At MSK, we’re committed to providing your child with the right treatment at the right time. Over the past 20 years, we have successfully spared many young children with neuroblastoma from unnecessary toxic treatments.
No matter which treatment we recommend, rest assured that your child is getting the very best in care.
We treat neuroblastoma depending on whether the disease is low- or high-risk or has returned (relapsed) after initial treatment. Most children with neuroblastoma will receive one or more forms of treatment. These generally include chemotherapy, radiation therapy, and surgery. Our surgical skill and expertise are world-renowned. We have unparalleled success in removing the most difficult tumors.
After initial treatment, some patients may benefit from the antibody medicines Hu3F8 and 8H9, both of which were developed in our labs. Hu3F8 detects and destroys neuroblastoma cells that have survived chemotherapy or radiation therapy. 8H9 is liquid radiation that targets tumor cells in the brain while sparing nearby brain and spinal cord tissue. We have been giving Hu3F8 since the 1980s and 8H9 since 2004, all on an outpatient basis, so you and your family can get back to what matters. Thanks to these medications, many neuroblastoma patients who were once told they were out of options are now long-term survivors of the disease. In fact, 8H9 was recently given Breakthrough Status by the US Food and Drug Administration, meaning it has proven to be so effective that it could be approved sooner than originally thought.
After your child’s immune system recovers from the effects of chemotherapy, we may use an anti-neuroblastoma vaccine to train the immune system to destroy any remaining cancer cells. So far more than 100 children have received this vaccine, which is currently being tested in a clinical trial at MSK.
Through the dedicated research efforts of MSK’s neuroblastoma program, our physician-scientists have made great strides in developing safer and more-effective therapies for patients with this disease. Some of these therapies have the potential to be used for other solid tumors and brain tumors in children. The following are some studies currently under way:
- Exciting work continues to further refine the Hu3F8 antibody using new drug combinations and approaches.
- While effective in killing cancer cells, radiation therapy also harms healthy surrounding organs and tissue. This is a particular concern when it is used in children. By attaching the antibody Hu3F8 to radioactive iodine, investigators are using PET scan imaging to track how Hu3F8 travels through the body to the tumor sites. Researchers want to determine if this radiolabeled antibody (known as 124I-Hu3F8) can be safely used as a means to deliver higher doses of radiation to tumor cells in patients with neuroblastoma. If so, the application of this treatment could have wider implications — benefiting other cancers associated with the Hu3F8 antibody such as osteosarcoma, a pediatric tumor that develops in the bone.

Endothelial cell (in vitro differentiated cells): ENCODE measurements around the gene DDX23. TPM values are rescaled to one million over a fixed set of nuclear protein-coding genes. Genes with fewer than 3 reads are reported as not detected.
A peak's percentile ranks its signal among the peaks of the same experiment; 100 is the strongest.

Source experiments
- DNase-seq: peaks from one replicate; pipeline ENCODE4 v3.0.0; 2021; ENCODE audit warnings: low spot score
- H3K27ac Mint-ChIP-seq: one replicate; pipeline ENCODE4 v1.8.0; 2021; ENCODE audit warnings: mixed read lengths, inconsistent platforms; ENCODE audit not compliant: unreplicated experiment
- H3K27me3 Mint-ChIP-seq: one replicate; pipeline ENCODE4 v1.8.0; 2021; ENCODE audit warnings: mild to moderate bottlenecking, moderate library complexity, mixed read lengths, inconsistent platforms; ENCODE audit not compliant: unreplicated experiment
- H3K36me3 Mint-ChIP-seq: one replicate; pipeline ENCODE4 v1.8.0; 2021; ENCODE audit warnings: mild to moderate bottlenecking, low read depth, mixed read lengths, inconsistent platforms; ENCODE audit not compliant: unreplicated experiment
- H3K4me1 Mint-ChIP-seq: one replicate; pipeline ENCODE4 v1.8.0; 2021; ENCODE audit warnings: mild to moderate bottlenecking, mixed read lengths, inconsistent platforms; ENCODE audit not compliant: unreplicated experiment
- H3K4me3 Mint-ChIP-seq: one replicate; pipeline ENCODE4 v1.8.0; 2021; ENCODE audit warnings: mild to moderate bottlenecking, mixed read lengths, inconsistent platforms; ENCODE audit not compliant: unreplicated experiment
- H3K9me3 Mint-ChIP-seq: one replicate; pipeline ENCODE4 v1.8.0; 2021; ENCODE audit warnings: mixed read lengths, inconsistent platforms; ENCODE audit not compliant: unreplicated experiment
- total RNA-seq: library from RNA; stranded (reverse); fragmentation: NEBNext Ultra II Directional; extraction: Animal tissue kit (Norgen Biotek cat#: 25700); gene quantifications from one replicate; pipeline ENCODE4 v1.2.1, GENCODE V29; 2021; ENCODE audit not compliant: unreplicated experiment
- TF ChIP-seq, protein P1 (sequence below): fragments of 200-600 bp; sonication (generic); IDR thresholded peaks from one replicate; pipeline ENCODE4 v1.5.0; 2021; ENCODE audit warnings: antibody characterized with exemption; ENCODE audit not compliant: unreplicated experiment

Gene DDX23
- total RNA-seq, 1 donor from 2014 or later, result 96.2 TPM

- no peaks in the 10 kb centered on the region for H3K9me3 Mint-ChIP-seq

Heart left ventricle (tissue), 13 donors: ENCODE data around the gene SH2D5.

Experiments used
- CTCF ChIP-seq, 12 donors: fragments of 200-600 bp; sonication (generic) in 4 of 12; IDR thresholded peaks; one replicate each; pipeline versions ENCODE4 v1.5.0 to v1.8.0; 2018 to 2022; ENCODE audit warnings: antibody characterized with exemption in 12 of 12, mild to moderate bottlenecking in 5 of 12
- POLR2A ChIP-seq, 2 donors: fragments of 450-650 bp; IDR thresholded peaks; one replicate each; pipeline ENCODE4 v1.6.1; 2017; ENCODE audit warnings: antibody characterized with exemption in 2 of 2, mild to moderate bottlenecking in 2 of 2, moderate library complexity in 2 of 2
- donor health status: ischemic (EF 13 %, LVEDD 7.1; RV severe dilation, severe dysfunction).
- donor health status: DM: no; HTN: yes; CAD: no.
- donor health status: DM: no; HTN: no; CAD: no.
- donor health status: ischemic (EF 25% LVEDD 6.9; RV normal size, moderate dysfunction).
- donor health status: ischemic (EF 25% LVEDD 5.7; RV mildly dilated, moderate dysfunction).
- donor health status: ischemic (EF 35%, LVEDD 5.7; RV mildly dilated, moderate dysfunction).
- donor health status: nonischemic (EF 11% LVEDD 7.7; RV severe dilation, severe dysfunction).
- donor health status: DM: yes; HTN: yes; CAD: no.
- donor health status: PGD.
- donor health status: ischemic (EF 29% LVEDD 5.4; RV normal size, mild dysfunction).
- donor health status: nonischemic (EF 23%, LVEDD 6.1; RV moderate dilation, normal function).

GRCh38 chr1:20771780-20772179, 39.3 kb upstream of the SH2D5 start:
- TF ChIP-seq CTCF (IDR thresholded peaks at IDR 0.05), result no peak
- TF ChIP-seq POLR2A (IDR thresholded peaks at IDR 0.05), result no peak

- The FDA recently granted Breakthrough Therapy Designation to a drug called burtomab for the treatment of children and adults whose neuroblastoma has spread to the brain. Burtomab — also known as 8H9 — is a radioactive antibody that delivers precise liquid radiation to cancer cells when it is injected into the spinal fluid. Early clinical data has shown that burtomab may demonstrate substantial improvement over current therapies, and the FDA’s designation is meant to speed up the drug’s review process.
- An ongoing study of a “bivalent” vaccine targets two antigens found in patients with neuroblastoma: GD2L and GD3L. Invented at MSK, the vaccine can help train the body to do the work of the Hu3F8 antibody. For a patient who is disease free, the goal is to render ongoing treatment with Hu3F8 unnecessary.
- Previous MSK studies have demonstrated that natural killer (NK) cells — white blood cells that recognize and kill abnormal cells in the body — work well in tandem with Hu3F8 to target neuroblastoma. Other work has shown that introducing NK cells obtained from a donor (also known as a “mismatch”) can boost the killer cells’ antitumor activity against neuroblastoma. To take this even further, an MSK trial has opened to evaluate a regimen that includes Hu3F8, the anticancer drug cyclophosphamide, and NK cells from a donor. Patients will also receive a treatment called interleukin-2, or IL-2, which stimulates NK cells and helps them grow and survive.
- Exome sequencing is performed on every neuroblastoma tumor both at diagnosis and at relapse to identify possible genetic mutations that can be targeted by novel anticancer agents. The development of the sophisticated sequencing platform MSK-IMPACT™ has been invaluable to perform these studies with a view to personalizing therapy for each individual patient.
Within MSK’s neuroblastoma program, there is reason for hope that this work will lead to a cure — even for children with high-risk or relapsed cancer. Our breakthrough research in neuroblastoma has been instrumental in saving the lives of hundreds of children. Additional studies are critical to maintaining the pace and progress of research so that we can help children fighting these cancers, not just at MSK but everywhere.